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Big Pot: The commercial takeover of marijuana

No government on earth had ever created a for-profit marijuana market – until voters decided to do so in the United States.

Now the fall of marijuana prohibition – not yet federally, but state-by-state – may feel inevitable. A record 61 percent of Americans support legal adult use, according to Gallup. That certainly sounds like the end of the conversation. But hold on a minute.

What about marijuana sales and marketing? How should all this legal pot be sold and regulated? What kind of businesses will dominate? How will they change the product? Above all, how can anyone be sure the dream of legal marijuana won’t turn into a nightmare?

CBSN set out to address these questions – none of which have simple answers – traveling to five states and Canada, interviewing people on all sides of the issues -- from consumers to sellers, lobbyists to elected representatives.

Dan Riffle, once one of the nation’s most influential lobbyists for legalization, now opposes what he sees as a commercial takeover of the movement – the creation of an industry dependent on heavy users and kids.

“Legalization is happening, you know, for the first and only time,” he said. “And it seems like instead we’re just going to do alcohol again. We’re just going to do tobacco again. We’re just going to create this big, commercial model.”

Mark Kleiman, a professor of public policy at New York University and a decades-long supporter of softer marijuana laws, shares Riffle’s concerns. “We’re lurching from prohibition to the most wide-open kind of legalization,” he said. “Probably a bad idea.”

Mason Tvert and Earl Blumenauer strongly disagree. Tvert is Riffle’s former colleague at the Marijuana Policy Project, a powerful lobby for commercial marijuana. Blumenauer is a congressman from Oregon, and the leading voice for cannabis legalization nationwide.

They argue there’s already a “Big Pot” in the form of Mexican drug cartels. And what’s really scary to them isn’t profits soaring while public health falls – but criminal gangs pushing an unsafe product and a callous criminal justice system locking people up for using it.

“What’s scary is that we are destroying lives. What’s scary is we can’t protect children now. What’s scary is that we are subsidizing Mexican drug cartels,” Blumenauer said. 

“What’s scary is that the unaccompanied minors that are flooding into the United States are here because of the disruption in Central America and the destabilization in Mexico. ... African-American young men are four times more likely to be arrested or hassled for something that most Americans now think should be legal. Now those are things that are scary now! Those are things that are wrong now!”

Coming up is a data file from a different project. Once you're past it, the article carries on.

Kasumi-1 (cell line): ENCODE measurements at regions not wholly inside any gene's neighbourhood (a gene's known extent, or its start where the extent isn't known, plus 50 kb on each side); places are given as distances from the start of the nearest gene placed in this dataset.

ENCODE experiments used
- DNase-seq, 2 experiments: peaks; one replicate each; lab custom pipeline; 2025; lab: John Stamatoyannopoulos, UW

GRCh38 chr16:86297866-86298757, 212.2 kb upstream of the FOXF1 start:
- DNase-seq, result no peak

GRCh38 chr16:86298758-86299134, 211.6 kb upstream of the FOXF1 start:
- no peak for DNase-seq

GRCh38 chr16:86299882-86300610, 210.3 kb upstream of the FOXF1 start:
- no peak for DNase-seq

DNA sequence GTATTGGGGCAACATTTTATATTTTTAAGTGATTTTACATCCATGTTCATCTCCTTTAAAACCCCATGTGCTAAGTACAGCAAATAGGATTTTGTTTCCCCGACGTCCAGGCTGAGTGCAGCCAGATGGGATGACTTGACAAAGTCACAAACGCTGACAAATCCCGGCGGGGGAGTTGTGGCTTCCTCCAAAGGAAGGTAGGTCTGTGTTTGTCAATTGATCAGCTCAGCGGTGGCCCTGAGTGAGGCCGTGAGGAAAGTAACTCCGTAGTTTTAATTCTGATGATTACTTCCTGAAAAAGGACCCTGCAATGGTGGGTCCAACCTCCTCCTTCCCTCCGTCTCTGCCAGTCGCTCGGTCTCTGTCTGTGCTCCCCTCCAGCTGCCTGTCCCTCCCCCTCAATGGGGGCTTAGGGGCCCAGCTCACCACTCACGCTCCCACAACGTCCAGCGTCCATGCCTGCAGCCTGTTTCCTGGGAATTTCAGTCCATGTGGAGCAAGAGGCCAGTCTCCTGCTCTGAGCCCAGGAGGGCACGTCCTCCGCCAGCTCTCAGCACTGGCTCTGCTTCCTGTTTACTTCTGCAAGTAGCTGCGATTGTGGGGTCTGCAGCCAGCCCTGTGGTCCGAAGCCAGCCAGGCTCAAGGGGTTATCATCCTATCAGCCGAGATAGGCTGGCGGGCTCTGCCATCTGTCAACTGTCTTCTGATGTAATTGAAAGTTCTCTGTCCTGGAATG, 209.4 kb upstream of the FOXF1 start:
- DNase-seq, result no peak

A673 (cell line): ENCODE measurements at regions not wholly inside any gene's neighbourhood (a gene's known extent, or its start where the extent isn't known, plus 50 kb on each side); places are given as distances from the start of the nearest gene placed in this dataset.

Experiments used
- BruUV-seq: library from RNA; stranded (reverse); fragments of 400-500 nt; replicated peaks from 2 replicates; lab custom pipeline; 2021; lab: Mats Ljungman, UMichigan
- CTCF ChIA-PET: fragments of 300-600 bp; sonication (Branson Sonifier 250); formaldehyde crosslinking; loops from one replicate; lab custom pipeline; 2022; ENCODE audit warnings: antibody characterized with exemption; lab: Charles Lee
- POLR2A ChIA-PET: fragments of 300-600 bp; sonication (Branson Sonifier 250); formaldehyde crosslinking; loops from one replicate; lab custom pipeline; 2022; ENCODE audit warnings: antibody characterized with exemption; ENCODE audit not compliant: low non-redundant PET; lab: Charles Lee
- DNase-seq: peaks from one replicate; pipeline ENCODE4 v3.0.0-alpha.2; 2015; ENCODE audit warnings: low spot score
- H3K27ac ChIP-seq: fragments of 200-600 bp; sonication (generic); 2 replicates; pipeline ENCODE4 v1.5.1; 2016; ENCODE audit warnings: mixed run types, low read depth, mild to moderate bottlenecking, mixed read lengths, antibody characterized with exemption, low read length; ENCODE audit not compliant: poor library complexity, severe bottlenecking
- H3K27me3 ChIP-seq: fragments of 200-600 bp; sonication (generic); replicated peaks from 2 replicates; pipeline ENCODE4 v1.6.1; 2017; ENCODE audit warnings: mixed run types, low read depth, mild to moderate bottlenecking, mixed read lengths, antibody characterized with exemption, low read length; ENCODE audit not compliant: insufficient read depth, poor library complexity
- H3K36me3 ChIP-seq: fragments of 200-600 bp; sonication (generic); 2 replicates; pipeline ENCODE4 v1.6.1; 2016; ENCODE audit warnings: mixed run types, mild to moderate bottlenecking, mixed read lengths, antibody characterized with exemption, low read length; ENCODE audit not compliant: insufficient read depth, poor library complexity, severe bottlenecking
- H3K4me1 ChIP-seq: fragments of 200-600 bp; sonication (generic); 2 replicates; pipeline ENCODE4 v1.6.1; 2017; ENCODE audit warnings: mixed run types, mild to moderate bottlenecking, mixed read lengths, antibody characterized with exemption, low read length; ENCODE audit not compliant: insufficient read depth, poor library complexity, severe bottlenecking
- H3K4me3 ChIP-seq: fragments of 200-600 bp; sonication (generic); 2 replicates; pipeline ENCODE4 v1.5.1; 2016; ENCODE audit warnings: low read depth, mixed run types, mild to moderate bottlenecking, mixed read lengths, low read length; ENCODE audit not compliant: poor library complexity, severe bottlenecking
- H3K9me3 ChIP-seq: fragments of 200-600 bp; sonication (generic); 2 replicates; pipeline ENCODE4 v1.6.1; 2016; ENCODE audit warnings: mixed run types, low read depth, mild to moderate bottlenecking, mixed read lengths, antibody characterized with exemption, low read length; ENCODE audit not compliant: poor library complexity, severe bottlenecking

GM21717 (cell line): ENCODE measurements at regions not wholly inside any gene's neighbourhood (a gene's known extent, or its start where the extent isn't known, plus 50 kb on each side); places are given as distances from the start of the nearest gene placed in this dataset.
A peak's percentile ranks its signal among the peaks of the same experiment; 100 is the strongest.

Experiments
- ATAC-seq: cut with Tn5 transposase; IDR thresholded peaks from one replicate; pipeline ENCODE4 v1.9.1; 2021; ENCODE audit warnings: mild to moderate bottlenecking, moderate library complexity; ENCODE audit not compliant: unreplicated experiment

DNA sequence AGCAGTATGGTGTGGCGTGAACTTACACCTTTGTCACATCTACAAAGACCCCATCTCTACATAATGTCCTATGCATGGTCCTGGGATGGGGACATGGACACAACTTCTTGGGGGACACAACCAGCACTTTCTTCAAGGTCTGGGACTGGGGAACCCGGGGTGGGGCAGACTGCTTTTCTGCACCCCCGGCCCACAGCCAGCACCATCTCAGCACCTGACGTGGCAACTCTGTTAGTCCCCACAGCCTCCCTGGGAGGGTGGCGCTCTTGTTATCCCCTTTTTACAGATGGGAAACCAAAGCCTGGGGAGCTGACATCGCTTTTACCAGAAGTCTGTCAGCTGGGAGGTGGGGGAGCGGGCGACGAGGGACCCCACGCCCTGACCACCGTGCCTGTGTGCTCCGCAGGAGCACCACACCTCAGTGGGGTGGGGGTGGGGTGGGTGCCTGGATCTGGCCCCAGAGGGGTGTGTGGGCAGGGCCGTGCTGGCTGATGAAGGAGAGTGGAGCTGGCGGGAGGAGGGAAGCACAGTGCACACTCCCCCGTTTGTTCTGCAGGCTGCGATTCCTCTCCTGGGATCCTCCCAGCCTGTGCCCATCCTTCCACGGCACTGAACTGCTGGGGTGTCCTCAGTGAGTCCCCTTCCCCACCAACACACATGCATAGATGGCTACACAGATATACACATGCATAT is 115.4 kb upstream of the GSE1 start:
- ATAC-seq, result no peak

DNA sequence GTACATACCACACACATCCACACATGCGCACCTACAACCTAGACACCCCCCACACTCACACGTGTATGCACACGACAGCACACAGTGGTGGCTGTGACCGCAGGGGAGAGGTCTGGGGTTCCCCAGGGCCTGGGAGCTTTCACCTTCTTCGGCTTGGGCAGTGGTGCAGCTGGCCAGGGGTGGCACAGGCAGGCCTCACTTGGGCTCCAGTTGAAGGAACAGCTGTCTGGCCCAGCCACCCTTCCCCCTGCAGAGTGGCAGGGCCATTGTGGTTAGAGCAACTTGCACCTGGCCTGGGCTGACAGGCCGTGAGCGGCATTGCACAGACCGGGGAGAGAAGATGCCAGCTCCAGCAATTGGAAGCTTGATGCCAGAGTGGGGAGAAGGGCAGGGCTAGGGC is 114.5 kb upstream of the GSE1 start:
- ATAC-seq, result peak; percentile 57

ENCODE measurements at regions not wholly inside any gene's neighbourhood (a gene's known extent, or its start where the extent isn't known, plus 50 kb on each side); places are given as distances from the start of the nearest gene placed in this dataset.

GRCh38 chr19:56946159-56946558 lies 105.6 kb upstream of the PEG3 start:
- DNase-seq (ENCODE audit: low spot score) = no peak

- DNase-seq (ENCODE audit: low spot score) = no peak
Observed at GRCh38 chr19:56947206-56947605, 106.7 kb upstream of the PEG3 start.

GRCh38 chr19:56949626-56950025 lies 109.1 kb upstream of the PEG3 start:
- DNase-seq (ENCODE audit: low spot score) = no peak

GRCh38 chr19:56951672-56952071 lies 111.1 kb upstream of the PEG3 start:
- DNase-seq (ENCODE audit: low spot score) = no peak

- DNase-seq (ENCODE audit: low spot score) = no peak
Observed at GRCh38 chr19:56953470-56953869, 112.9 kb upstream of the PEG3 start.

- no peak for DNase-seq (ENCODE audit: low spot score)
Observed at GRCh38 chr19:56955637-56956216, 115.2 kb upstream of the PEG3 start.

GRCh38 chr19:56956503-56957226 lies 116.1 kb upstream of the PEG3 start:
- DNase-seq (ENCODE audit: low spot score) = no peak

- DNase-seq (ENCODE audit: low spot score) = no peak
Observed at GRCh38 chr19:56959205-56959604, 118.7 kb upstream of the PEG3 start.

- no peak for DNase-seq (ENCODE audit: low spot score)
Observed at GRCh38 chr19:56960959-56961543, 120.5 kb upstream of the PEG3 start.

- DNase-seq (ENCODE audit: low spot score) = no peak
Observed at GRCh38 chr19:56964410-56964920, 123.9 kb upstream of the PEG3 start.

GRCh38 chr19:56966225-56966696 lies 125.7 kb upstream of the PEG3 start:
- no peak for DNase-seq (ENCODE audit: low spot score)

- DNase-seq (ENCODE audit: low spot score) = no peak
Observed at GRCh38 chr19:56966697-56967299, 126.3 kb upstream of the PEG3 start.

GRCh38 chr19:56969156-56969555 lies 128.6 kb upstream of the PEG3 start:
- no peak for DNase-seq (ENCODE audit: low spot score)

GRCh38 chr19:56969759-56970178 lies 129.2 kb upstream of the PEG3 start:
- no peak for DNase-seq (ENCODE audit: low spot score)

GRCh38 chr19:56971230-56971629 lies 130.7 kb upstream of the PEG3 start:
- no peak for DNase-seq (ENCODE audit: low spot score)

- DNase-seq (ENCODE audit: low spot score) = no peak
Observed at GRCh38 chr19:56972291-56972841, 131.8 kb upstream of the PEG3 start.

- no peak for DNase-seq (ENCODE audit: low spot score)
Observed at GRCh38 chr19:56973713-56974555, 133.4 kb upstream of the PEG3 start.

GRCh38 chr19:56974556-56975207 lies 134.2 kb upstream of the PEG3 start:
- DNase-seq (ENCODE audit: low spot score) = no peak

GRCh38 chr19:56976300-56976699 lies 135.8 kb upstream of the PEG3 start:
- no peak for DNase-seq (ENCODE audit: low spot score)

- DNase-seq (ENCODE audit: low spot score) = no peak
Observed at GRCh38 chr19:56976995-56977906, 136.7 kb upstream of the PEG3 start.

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Privateer Holdings CEO Brendan Kennedy (left) talks with CBS News’ Tony Dokoupil.

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A key figure in the changing landscape of legal marijuana is Brendan Kennedy, the CEO of Privateer, a holding company for mainstream cannabis brands – including Marley Natural, the exclusive Bob Marley brand of marijuana.

Kennedy is the first cannabis entrepreneur to attract more than $100 million from investors, including early backers in Facebook, Spotify and SpaceX. He launched with the same advertising agency as Starbucks. And he wants America to trust him to sell marijuana responsibly.

Is there a trade-off in this industry between profits and public health?

“I don’t know,” he said.

More than 4 million Americans meet the criteria for marijuana abuse or dependence, according to federal data. Does that concern him?

“It does,” he said. “It concerns me as an entrepreneur. It concerns me as a CEO. It concerns me as a father.”

But Kennedy believe that, by offering a safer and more regulated product, they will actually be helping those people. They also feel that pot smokers will benefit from access to a wider variety of cannabis-based products. 

“I think that most people in the United States who want to consume cannabis are already consuming it,” he said. “It will be interesting to see how the different products lower the percentage of people who actually consume via smoke. I think we’ll see other form factors that will be far more appealing from a health perspective than actually smoking cannabis. ... I know more than a dozen elite athletes who consume cannabis. But they’re not consuming a joint. They’e vaporizing. They’re using cannabis in a topical for sore muscles.” 

Still, heavy users are the most profitable customers. How can a business ever balance the bottom line with public health?

That’s the key question as America lives through a truly historic transition. It’s a move that will take marijuana out of an era of activism and into an era of big business. Really big business.

Legal marijuana is the fastest growing market in America, tripling in size between 2013 and 2015, according to ArcView, a company focused on cannabis investment and research. It’s on pace to be a bigger industry than the National Football League by mid-century.

We’re talking tens of billions of dollars and hundreds of millions of users. Already, since the first states legalized in 2013, there are 15 million additional users, according Pew. That’s a pace of 7,000 additional people every day, according the Centers for Disease Control.

The on-camera guide to this expanding new world of legalization is CBS News correspondent Tony Dokoupil, perhaps a fitting choice. His father was a massive pot dealer from Miami, a man convicted of selling 17 tons of marijuana in 1986 alone.

Times have changed.